Smart Towns for smartphones: how Gwynedd's towns and villages are staying connected with visitors
In this connected age, staying in touch from wherever you are is a high priority for many. So being without a phone signal, preventing people from connecting, can be a problem.
Unfortunately, all mobile signals are not created equal. In some towns, you’ll get a strong signal from one provider, a weak one from another – and from other networks, no signal at all. So how do you stay in touch?
In 2016 business owners in Aberdaron, dogged with poor mobile reception and no high speed broadband, worked with Arloesi Gwynedd Wledig and communications experts on a pilot project to install a free-to-use public wi-fi network in the village. Essentially bouncing a wi-fi signal from one part of the village to another, the system asked users to provide an email address and in return they’d be provided with free wi-fi whenever they were in the village.
Fast-forward to 2021, and there are now ten towns and villages in Gwynedd signed up to the pilot’s successor. Under the ‘Smart Towns’ scheme, which evolved from the trial in Aberdaron, there are now public wi-fi networks set up in Bala, Beddgelert, Bethesda, Blaenau Ffestiniog, Llan Ffestiniog, Penygroes, Porthmadog and Pwllheli – and of course, Aberdaron, where it all started.
It would be easy for the less-technical among us to dismiss the need for wi-fi as another excuse for people to have their noses buried in their phones instead of drinking in their surroundings.
But mobile connectivity is not all about sharing photos to social media – there is a more practical use too. Most smartphones these days have apps installed, like Messenger, Facetime and WhatsApp, which enable calls over wi-fi, so even without a phone signal people can still make audio and video calls if a wi-fi connection is available.
There’s also a strong business case for offering a free public wi-fi system. The theory is that in Smart Towns, people will visit more often, stay longer, and patronise local businesses – contributing to the local economy.
What’s more, there are two less-obvious benefits that are really pushing businesses in Smart Towns to be innovative.
The first is gaining an understanding of footfall. Knowing which days and times are historically busiest helps business owners to plan everything from opening hours to staff rotas.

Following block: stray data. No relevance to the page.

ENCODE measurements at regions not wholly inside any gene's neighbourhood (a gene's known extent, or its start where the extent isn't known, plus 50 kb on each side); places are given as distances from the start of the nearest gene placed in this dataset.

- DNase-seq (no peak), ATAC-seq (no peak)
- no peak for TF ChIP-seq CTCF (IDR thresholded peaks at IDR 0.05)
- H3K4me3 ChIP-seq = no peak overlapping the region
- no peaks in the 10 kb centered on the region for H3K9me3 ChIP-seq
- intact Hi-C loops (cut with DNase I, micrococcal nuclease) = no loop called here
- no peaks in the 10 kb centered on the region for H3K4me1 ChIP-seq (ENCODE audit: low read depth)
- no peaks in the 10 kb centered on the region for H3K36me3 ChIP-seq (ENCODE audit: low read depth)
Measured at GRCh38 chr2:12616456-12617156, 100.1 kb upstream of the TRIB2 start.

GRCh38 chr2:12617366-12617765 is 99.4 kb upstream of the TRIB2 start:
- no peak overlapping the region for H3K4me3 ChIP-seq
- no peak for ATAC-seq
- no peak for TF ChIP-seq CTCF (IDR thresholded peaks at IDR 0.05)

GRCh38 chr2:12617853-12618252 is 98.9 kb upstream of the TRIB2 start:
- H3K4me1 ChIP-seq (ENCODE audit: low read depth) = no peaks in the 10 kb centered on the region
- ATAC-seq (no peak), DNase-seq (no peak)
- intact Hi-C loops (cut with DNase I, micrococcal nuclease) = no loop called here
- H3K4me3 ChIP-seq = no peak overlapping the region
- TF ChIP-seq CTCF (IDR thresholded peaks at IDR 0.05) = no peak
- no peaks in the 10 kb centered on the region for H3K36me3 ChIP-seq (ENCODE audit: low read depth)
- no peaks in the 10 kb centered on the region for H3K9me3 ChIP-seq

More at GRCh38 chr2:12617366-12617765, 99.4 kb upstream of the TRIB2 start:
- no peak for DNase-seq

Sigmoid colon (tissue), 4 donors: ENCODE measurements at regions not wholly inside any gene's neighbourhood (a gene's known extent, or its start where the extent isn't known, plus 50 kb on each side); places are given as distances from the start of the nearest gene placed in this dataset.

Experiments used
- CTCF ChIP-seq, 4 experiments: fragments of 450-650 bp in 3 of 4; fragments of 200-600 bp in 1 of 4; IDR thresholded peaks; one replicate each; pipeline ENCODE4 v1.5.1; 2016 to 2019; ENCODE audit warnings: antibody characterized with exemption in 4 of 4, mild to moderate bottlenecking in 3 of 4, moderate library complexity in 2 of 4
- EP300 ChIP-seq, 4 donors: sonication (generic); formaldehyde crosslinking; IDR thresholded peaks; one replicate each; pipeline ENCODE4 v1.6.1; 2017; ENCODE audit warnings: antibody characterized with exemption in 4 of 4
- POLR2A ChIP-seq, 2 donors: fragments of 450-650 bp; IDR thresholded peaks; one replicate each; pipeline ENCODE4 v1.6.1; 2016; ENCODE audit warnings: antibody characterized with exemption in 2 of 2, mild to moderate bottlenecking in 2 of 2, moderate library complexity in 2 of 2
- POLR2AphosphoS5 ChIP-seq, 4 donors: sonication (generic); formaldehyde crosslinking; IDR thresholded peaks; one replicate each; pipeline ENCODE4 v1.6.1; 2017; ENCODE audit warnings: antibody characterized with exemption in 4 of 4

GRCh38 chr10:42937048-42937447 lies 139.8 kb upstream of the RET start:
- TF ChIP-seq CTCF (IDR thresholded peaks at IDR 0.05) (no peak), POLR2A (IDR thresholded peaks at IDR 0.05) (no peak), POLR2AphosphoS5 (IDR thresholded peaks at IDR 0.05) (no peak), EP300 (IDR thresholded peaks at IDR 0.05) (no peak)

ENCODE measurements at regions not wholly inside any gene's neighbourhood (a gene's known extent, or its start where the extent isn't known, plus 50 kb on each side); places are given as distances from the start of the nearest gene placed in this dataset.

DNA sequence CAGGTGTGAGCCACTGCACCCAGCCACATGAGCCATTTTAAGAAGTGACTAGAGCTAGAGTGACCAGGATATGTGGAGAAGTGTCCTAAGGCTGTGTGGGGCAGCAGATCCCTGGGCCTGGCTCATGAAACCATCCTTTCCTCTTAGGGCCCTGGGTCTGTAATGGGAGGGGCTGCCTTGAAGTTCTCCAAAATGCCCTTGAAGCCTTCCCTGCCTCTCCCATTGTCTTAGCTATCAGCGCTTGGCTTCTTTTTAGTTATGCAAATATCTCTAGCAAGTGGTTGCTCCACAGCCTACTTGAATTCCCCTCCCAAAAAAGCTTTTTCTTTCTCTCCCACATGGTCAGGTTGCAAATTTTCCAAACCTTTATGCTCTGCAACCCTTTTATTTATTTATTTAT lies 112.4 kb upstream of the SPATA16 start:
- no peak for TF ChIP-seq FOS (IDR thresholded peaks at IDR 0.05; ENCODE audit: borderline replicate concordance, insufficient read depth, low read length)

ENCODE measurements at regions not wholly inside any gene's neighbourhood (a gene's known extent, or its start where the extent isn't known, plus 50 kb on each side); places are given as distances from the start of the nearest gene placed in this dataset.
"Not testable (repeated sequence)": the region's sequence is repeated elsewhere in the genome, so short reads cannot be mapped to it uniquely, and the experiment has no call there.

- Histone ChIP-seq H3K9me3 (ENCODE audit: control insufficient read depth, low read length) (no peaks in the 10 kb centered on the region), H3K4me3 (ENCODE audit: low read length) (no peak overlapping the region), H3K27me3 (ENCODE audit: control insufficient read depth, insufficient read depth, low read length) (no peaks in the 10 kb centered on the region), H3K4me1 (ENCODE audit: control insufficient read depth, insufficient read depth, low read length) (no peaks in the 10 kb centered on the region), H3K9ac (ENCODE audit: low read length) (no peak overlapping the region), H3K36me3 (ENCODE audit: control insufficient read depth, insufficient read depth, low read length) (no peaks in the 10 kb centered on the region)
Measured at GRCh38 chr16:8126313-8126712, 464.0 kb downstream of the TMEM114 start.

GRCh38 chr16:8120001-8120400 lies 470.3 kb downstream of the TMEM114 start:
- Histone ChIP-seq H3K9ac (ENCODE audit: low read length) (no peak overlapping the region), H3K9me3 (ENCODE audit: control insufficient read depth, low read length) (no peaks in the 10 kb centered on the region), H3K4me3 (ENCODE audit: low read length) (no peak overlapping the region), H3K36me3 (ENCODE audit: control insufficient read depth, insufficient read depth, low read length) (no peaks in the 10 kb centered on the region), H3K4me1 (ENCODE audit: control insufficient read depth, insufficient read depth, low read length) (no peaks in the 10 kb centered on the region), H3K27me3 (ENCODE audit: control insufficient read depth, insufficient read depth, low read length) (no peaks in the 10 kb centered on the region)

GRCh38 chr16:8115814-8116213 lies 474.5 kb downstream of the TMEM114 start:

The second is the potential to use the data gathered through the system to understand the visitors themselves: understand what they want and need, provide those needs more accurately, and tell them about events and offers that might draw them back to the town in future.
In the Aberdaron pilot, a website was created for publicising information about the village and the surrounding area, including events, activities and history. Registrants to the wi-fi system were asked about their areas of interest – food and drink, adventure activities, walking, socialising and so on – and were sent newsletters tailored to their interests, with links to the most relevant articles on the website.
In Pwllheli, the data – including the footfall statistics, which can be viewed at www.patrwm.io – is also used to good effect.
Eric Price, Pwllheli’s Town Clerk, explains:
“We’ve been using the system for over a year and it gives us invaluable data as to how many people log in to the community wi-fi, but also at which time of the day, and we then get their email address which allows us to work with local businesses to promote their services via our newsletter to those that have accessed the wi-fi – locals and visitors alike. We are also now better aware of when the town is at its busiest, and we’re able to feed that information to the local businesses to ensure that they’re open to take advantage of the increased footfall.”
The smartphone is not going away any time soon. In 2020 a whopping 60% of UK survey respondents said the smartphone was their main device for internet access - so love them or loathe them, smartphones are here to stay. And that being the case, don’t be surprised to find more towns becoming ‘smart’ to keep up with the trend.
SMART Towns Cymru Workshops.